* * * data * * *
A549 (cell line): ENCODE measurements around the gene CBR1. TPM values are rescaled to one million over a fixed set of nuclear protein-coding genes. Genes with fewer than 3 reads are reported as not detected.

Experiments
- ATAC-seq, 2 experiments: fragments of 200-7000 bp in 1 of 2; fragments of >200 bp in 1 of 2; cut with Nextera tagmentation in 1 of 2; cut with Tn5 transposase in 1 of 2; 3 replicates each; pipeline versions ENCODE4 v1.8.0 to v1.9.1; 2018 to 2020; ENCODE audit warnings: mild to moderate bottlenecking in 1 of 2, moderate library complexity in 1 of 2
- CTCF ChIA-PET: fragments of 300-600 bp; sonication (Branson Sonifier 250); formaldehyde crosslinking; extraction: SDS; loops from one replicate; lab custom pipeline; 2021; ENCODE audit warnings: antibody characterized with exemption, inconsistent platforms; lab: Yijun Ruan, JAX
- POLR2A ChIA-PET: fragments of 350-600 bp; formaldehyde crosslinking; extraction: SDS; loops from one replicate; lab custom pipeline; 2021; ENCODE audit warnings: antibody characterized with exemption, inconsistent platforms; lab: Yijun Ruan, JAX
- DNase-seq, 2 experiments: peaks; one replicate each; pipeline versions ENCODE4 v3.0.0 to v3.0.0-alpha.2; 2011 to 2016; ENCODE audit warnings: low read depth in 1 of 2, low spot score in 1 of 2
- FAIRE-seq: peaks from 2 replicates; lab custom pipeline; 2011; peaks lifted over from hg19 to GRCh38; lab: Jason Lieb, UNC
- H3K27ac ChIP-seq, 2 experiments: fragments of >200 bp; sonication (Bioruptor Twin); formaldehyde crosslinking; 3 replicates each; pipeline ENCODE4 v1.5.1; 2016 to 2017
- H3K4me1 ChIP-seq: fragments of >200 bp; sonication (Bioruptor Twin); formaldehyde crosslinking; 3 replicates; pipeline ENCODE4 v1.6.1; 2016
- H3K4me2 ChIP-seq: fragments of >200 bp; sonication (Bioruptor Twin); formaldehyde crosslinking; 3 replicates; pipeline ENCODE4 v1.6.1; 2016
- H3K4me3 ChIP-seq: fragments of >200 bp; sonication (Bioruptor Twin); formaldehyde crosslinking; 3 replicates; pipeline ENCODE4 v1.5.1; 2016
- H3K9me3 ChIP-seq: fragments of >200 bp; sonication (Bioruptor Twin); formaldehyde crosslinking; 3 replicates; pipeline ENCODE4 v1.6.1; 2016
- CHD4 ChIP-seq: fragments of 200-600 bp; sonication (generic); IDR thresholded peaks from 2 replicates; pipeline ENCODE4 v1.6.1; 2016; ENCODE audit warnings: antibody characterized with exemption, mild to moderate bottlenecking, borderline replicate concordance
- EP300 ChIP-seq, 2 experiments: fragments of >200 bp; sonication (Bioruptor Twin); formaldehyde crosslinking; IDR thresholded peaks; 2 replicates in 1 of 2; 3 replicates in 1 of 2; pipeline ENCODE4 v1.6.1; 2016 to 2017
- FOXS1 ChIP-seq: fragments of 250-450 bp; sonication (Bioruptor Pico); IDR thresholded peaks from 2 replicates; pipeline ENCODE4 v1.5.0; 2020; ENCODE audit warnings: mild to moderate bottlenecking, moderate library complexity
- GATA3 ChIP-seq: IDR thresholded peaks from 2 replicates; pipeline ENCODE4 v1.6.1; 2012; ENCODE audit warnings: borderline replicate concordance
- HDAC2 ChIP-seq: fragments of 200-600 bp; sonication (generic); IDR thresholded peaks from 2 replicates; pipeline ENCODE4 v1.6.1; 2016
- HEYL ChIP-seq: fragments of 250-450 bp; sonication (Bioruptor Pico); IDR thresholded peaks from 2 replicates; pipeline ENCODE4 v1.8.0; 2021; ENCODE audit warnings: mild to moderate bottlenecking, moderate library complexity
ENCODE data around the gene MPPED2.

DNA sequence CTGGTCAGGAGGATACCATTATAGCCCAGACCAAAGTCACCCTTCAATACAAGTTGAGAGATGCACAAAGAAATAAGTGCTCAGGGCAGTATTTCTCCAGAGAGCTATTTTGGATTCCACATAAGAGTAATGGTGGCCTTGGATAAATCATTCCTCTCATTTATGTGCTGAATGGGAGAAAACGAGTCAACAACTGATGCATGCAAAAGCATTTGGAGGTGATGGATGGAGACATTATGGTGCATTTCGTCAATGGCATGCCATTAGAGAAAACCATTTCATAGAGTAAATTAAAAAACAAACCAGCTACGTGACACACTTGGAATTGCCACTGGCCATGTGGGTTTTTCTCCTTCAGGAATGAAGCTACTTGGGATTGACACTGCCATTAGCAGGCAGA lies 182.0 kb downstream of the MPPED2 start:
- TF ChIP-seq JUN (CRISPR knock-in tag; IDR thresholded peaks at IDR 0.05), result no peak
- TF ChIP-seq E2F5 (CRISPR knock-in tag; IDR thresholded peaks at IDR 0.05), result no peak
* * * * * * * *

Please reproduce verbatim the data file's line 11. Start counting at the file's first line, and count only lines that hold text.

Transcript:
- H3K4me3 ChIP-seq: fragments of >200 bp; sonication (Bioruptor Twin); formaldehyde crosslinking; 3 replicates; pipeline ENCODE4 v1.5.1; 2016